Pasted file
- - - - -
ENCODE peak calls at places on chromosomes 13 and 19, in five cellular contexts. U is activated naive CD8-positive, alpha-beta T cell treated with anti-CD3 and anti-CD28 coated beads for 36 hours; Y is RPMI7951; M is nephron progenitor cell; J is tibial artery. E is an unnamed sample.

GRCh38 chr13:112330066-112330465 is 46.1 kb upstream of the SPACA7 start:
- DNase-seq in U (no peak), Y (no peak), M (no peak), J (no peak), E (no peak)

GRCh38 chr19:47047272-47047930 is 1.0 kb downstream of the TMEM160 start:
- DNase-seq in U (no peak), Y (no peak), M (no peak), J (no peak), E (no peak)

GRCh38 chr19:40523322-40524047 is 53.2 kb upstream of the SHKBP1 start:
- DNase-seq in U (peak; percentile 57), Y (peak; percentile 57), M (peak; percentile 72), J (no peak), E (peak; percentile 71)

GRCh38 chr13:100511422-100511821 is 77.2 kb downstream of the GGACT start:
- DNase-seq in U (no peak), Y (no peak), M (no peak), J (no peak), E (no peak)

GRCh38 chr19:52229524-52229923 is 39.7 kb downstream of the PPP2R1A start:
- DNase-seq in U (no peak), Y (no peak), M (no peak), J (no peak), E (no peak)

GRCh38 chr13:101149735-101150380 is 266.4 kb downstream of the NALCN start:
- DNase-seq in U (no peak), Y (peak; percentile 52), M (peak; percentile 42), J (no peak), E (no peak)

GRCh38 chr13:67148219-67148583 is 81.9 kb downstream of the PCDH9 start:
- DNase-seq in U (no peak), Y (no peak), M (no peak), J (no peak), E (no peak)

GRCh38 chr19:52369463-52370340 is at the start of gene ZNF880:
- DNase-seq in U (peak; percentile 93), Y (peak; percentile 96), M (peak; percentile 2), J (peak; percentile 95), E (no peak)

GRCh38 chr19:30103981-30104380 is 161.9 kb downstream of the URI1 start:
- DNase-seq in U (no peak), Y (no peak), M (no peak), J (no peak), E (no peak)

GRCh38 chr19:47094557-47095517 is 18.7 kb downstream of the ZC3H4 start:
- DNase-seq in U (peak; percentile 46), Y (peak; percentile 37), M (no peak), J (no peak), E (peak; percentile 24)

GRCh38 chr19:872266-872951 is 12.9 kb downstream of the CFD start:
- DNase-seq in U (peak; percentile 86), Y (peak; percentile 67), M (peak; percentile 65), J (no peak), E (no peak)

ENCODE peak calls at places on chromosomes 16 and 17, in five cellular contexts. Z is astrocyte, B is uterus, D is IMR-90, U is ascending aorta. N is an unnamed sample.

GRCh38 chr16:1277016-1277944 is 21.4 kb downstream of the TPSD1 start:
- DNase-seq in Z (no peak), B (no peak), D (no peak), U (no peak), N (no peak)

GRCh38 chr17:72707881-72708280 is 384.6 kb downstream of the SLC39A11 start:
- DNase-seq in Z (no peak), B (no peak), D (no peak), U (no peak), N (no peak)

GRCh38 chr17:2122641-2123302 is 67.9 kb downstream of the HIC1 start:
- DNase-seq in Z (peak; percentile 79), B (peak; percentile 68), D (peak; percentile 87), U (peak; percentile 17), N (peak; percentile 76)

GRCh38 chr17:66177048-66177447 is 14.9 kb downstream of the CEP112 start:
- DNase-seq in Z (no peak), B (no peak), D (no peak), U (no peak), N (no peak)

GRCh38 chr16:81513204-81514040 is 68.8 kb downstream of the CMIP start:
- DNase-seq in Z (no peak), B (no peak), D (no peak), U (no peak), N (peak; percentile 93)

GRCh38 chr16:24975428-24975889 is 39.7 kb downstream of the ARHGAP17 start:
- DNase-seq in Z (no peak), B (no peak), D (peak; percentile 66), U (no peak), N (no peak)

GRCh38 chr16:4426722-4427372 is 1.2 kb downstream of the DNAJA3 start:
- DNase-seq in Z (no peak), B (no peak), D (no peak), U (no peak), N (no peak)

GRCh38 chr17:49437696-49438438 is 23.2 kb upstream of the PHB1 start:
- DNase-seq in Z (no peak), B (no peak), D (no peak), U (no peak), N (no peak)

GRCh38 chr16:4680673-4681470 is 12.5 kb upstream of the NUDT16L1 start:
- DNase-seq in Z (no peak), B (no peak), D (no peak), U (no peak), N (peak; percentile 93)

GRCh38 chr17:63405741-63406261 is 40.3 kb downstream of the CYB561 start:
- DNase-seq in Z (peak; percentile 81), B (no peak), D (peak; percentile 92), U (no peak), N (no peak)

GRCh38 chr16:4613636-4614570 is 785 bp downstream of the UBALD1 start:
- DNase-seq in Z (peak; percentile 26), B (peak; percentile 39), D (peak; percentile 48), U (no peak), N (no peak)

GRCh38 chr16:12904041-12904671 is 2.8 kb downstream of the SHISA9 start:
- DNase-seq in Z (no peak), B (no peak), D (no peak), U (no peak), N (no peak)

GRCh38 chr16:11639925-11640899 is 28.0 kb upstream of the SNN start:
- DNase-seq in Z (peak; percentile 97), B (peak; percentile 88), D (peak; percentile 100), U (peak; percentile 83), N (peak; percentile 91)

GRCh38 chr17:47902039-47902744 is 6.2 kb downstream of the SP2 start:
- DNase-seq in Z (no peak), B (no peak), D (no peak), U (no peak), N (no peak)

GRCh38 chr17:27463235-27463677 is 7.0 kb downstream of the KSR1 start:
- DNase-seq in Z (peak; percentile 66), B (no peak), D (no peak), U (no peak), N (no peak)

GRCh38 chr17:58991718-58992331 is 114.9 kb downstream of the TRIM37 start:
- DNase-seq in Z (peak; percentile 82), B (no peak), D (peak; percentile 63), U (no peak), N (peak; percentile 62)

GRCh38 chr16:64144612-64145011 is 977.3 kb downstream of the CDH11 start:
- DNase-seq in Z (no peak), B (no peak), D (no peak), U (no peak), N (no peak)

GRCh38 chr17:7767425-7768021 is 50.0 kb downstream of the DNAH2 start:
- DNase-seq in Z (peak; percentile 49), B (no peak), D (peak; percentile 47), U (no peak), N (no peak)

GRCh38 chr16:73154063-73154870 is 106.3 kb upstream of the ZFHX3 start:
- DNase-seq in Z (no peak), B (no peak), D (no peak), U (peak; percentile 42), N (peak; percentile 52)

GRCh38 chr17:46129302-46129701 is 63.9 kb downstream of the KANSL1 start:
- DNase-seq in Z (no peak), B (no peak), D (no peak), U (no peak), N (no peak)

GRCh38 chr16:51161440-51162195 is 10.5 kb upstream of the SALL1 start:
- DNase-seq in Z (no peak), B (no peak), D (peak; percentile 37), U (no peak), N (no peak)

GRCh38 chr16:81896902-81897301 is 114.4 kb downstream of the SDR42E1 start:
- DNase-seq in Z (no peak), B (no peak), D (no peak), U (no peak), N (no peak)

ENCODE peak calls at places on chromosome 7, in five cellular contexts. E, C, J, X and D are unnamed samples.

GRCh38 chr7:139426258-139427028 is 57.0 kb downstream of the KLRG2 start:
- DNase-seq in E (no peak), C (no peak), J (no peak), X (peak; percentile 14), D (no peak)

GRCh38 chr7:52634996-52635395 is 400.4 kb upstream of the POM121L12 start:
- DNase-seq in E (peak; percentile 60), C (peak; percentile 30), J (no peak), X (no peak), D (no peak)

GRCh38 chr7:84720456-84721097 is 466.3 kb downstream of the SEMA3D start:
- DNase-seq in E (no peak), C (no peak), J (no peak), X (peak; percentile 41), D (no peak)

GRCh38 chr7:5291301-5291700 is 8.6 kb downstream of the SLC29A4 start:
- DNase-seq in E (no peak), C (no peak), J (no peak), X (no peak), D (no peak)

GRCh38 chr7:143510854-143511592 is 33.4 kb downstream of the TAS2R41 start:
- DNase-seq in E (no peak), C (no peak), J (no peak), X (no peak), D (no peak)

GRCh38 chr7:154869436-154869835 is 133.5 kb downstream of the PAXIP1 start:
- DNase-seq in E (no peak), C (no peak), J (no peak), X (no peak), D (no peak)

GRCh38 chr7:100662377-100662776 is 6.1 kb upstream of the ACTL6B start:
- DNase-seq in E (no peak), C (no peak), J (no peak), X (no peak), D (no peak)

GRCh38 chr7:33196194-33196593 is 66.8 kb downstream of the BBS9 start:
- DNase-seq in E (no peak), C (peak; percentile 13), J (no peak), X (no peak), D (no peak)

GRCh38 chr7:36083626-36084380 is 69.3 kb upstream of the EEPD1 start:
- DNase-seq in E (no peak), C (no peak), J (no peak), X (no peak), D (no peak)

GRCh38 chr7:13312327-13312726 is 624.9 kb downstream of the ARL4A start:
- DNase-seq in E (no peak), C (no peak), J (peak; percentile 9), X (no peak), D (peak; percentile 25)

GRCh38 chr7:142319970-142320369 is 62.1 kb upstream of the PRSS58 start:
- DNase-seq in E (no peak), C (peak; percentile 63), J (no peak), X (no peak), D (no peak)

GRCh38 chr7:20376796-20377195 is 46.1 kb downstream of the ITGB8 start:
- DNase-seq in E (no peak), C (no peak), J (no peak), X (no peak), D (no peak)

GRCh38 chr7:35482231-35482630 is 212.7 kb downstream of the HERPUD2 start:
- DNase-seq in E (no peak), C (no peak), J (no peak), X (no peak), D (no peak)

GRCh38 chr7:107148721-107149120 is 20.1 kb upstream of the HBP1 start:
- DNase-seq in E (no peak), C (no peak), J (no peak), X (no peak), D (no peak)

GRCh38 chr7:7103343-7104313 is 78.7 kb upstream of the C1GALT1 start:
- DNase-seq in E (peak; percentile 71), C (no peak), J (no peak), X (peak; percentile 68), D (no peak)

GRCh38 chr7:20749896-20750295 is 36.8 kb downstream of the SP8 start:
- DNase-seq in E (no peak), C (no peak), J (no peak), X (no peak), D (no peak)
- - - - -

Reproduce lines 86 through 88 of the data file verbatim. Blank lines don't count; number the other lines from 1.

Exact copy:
GRCh38 chr7:36083626-36084380 is 69.3 kb upstream of the EEPD1 start:
- DNase-seq in E (no peak), C (no peak), J (no peak), X (no peak), D (no peak)

GRCh38 chr7:13312327-13312726 is 624.9 kb downstream of the ARL4A start: